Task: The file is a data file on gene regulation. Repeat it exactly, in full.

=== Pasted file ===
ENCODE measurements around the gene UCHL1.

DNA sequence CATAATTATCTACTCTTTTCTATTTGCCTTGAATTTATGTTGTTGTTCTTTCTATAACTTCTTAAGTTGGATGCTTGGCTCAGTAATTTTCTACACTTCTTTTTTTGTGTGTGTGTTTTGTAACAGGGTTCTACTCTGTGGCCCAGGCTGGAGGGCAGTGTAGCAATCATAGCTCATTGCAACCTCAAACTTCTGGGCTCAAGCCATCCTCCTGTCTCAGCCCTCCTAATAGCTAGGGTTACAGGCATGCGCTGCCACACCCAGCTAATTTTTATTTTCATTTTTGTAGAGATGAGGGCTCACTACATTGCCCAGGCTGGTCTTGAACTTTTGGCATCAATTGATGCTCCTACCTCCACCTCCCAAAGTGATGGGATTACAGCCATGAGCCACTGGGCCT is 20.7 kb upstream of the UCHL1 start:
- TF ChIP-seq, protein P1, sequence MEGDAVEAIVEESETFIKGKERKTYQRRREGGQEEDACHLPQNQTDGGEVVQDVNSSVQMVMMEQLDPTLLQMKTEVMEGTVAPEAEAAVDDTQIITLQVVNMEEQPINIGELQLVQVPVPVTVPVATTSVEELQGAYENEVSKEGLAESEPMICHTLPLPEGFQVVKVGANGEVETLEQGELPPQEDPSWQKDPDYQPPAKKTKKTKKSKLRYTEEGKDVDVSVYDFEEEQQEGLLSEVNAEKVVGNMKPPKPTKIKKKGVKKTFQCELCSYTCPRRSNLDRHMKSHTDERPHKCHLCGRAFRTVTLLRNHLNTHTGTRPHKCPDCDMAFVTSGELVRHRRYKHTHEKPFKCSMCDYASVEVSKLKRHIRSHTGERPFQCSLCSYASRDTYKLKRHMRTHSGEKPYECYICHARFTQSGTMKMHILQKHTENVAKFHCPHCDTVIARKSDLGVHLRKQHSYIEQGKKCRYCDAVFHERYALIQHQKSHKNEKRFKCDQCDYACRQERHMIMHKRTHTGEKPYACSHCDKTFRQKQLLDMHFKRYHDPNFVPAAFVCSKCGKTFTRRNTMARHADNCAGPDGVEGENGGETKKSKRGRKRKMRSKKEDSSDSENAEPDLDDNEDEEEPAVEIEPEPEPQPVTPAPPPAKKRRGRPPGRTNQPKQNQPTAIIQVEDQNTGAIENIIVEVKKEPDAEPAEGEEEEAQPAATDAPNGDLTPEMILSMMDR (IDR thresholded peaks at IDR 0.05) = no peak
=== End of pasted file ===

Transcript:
ENCODE measurements around the gene UCHL1.

DNA sequence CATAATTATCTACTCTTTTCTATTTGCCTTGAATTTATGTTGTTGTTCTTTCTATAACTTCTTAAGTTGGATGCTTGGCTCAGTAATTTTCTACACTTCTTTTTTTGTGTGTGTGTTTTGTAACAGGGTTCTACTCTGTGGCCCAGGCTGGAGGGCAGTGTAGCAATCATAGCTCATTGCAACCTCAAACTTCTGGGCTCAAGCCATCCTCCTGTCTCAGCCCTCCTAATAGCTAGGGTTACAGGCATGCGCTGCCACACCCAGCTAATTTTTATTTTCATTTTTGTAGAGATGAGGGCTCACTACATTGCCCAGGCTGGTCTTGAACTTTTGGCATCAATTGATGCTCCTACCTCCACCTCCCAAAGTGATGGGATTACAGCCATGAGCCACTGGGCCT is 20.7 kb upstream of the UCHL1 start:
- TF ChIP-seq, protein P1, sequence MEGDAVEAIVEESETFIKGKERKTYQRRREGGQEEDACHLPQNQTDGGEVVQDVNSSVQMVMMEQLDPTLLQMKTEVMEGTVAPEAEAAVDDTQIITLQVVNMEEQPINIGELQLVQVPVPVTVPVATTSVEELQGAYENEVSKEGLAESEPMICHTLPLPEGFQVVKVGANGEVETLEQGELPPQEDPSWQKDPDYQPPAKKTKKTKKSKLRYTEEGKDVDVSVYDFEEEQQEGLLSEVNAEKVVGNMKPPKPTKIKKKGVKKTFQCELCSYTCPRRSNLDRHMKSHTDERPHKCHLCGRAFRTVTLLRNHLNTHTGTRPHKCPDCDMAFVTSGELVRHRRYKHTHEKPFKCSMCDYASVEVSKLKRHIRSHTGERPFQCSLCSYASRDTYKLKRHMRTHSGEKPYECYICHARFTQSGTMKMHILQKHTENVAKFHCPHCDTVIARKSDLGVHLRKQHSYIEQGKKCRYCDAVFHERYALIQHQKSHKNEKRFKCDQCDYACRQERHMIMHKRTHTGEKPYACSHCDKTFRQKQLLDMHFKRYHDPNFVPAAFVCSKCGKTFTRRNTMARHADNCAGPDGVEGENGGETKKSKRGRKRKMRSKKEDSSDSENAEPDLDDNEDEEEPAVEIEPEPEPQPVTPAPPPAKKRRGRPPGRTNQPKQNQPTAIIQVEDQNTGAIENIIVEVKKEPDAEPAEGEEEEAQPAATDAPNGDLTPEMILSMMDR (IDR thresholded peaks at IDR 0.05) = no peak